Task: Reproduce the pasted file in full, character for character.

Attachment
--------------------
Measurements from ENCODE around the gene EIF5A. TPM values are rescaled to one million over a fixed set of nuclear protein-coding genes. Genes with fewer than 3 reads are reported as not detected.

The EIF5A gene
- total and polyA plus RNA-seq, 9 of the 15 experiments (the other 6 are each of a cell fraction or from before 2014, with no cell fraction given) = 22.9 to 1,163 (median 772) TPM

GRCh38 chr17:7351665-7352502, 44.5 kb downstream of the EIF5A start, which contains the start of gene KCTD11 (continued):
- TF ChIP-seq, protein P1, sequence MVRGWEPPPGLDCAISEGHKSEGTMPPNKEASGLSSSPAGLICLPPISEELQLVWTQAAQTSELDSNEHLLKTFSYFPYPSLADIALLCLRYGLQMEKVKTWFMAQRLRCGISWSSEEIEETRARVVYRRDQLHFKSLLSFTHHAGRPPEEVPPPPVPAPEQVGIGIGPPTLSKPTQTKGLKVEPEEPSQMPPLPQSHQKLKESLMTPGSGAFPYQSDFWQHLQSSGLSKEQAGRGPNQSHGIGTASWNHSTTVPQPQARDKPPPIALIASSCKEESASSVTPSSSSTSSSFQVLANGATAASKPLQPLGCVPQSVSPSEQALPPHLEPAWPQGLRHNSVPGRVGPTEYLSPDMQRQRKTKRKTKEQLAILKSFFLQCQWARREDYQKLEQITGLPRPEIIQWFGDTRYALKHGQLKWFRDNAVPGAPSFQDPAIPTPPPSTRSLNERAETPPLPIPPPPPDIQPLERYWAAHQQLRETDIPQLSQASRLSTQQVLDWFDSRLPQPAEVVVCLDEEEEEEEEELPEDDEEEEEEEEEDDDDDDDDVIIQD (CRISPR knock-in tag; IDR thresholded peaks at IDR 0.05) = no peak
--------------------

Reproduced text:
Measurements from ENCODE around the gene EIF5A. TPM values are rescaled to one million over a fixed set of nuclear protein-coding genes. Genes with fewer than 3 reads are reported as not detected.

The EIF5A gene
- total and polyA plus RNA-seq, 9 of the 15 experiments (the other 6 are each of a cell fraction or from before 2014, with no cell fraction given) = 22.9 to 1,163 (median 772) TPM

GRCh38 chr17:7351665-7352502, 44.5 kb downstream of the EIF5A start, which contains the start of gene KCTD11 (continued):
- TF ChIP-seq, protein P1, sequence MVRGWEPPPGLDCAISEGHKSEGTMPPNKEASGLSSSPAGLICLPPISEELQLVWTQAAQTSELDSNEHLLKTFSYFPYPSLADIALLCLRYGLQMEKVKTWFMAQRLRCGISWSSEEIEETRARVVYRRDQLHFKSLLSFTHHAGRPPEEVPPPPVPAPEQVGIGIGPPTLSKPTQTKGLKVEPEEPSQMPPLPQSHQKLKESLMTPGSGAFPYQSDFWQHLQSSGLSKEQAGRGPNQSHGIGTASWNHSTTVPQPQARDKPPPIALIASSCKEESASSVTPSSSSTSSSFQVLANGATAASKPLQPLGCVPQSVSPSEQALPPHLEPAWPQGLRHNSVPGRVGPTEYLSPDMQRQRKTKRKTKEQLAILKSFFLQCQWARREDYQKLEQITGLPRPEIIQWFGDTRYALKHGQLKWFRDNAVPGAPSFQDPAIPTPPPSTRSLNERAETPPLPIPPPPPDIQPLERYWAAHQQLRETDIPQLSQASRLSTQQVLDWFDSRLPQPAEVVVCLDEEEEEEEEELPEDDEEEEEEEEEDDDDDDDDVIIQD (CRISPR knock-in tag; IDR thresholded peaks at IDR 0.05) = no peak